2020 California Propositions


Bryan Lim, Staff Writer

This year, California citizens voted on different matters such as letting app-based drivers become independent contractors. There are many different types of propositions going upwards of 25 different propositions. However, the voting system is quite complicated.

“The way I explain it. It is the California voter is a paradox wrapped in a contradiction that presents a dilemma,” said David McCuan, a political science professor at Sonoma State University. 

One proposition that has been approved by the Californian people is Prop. 17. Prop. 17 gives citizens who are on parole a chance to vote in elections. Before this proposition was approved, California law prevented people from voting if they were imprisoned or on parole for a felony. However, the proposition allows for the second half of the law to be removed and permits parolees to vote. There were many supporters, such as the American Civil Liberties Union. However, there were many who opposed this proposition, such as Senator Jim Nielsen. 

A very notable proposition that was approved by California was Prop. 22. Prop. 22 classified app-based drivers, such as those of Uber or DoorDash, as independent contractors instead of regular employees. Contract workers are people who are independent and work on a contract for a business. Due to this proposition, these independent contractors are not covered by state employment laws covering such things as minimum wage, unemployment insurance, and workers’ compensation; they would still be entitled to other compensation such as healthcare subsidies and vehicle insurance. However, with employees working on a contract system, they can decide what they want out of the job. The supporters of this proposition were companies such as Uber and Lyft, while opponents included President-elect Joe Biden.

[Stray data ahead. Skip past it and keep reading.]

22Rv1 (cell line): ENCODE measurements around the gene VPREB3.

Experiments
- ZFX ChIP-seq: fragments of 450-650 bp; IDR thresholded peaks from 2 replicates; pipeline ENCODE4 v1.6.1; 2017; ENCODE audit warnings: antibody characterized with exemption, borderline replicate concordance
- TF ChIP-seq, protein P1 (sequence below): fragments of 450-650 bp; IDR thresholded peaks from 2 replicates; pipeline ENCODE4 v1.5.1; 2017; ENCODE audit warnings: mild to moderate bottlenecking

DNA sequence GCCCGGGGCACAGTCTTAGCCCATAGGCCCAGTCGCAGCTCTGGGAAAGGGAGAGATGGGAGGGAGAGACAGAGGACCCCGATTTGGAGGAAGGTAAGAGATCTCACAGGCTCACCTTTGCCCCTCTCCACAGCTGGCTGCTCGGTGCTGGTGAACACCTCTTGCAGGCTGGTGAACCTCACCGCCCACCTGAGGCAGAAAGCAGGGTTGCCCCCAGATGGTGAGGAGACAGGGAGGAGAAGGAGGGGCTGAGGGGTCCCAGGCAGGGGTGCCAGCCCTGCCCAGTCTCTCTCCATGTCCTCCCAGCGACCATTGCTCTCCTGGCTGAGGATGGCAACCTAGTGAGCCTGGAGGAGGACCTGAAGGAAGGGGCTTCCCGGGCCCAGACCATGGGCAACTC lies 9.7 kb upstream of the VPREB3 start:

However, some propositions didn’t receive enough votes to get passed. This includes Prop. 23. Prop. 23 details how dialysis clinics, specifically for kidney failures, are required to have at least one physician available while the patients are being treated. An argument against this proposition would be how it would cost the clinics more money to hire more physicians, while supporters argued that the increased regulations would make the clinic safer for patients. Some supporters included the Service Employees International Union Healthcare, while some opponents against Prop. 23 were the California Medical Association. 

All in all, voting on California’s propositions are important because citizens can decide whether or not these laws are good for the community, or if the propositions aren’t good to have in the state. 


Photo courtesy of GRITDAILY.COM